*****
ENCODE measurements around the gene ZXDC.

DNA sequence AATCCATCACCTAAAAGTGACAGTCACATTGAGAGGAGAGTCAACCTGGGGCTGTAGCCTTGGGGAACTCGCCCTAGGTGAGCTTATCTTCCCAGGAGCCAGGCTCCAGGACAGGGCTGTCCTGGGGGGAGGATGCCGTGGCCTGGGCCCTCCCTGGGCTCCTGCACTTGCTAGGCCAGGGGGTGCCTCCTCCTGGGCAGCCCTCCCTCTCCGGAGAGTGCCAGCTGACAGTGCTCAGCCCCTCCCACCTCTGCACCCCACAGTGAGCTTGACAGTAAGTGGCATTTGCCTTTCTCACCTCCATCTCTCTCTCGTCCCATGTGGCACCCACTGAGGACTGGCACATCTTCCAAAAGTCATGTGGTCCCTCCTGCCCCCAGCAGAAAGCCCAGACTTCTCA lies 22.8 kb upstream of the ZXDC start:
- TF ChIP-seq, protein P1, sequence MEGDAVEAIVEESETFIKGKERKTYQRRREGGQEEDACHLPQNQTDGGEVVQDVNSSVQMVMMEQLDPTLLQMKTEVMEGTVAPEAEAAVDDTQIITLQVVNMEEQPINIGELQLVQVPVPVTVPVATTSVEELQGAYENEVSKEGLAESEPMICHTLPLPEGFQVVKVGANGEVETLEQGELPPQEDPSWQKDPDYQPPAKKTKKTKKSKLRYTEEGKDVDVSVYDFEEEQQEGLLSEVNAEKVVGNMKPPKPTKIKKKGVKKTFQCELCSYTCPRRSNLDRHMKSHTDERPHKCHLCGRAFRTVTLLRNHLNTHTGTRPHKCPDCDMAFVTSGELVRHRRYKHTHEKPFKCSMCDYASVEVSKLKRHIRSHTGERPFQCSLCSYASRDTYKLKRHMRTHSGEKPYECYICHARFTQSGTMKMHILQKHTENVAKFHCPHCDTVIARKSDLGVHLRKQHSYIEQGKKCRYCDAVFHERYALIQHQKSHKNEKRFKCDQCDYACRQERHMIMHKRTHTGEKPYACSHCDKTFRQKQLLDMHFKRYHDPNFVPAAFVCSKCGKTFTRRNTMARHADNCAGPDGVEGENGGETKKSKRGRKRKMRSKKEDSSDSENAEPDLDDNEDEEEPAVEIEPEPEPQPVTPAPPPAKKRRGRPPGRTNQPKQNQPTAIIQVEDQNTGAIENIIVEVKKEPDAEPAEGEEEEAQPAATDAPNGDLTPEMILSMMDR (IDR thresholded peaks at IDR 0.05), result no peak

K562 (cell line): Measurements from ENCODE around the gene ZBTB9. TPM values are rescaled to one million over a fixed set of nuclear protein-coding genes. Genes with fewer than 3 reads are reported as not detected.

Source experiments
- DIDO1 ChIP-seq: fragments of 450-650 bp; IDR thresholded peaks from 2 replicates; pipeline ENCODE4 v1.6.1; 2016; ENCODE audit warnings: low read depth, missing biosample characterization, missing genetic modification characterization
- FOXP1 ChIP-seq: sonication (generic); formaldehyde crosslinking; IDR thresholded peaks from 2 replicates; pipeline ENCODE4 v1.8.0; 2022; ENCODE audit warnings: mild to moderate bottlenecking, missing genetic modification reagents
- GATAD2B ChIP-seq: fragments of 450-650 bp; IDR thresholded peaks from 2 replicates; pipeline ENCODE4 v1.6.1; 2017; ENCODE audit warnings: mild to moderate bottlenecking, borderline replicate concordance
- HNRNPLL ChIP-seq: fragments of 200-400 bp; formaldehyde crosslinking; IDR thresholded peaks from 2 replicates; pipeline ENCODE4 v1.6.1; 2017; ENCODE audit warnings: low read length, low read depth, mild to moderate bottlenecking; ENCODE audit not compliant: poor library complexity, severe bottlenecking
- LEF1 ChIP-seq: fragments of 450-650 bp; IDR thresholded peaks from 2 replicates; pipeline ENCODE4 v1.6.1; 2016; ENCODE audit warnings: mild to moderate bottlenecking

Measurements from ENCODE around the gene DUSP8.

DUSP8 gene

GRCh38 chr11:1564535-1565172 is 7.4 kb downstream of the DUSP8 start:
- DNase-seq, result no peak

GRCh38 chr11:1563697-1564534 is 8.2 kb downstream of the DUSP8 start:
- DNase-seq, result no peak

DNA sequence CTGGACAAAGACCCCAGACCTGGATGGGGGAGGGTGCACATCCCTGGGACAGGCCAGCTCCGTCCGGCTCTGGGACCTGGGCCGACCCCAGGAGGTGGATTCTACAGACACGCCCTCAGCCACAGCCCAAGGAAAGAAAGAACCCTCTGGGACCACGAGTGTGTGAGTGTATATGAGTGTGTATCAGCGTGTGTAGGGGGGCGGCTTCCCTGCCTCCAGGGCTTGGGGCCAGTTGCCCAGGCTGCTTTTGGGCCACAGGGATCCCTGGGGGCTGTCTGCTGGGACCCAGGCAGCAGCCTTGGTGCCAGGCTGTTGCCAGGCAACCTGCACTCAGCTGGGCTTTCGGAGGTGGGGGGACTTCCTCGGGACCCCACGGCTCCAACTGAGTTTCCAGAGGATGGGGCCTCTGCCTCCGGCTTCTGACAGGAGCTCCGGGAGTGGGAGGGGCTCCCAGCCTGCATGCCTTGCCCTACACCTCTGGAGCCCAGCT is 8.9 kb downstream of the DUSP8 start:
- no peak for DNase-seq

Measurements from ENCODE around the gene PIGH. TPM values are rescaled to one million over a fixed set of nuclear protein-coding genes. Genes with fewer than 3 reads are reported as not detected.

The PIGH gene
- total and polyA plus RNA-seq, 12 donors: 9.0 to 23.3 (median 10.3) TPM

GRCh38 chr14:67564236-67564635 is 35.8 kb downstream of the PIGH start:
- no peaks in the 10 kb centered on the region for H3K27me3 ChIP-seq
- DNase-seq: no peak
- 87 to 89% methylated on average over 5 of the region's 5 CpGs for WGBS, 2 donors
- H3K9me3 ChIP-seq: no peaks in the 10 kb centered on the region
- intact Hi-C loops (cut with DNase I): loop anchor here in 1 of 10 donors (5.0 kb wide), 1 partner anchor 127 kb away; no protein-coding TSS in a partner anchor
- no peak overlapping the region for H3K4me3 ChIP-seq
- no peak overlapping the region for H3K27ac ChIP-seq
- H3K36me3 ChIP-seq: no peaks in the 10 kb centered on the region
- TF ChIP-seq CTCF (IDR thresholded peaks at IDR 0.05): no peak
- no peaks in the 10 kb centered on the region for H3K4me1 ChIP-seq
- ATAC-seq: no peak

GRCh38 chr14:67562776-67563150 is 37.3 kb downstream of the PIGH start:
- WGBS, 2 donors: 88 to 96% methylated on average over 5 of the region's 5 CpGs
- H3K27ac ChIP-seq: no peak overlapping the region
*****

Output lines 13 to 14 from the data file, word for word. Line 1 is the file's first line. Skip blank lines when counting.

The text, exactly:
GRCh38 chr11:1564535-1565172 is 7.4 kb downstream of the DUSP8 start:
- DNase-seq, result no peak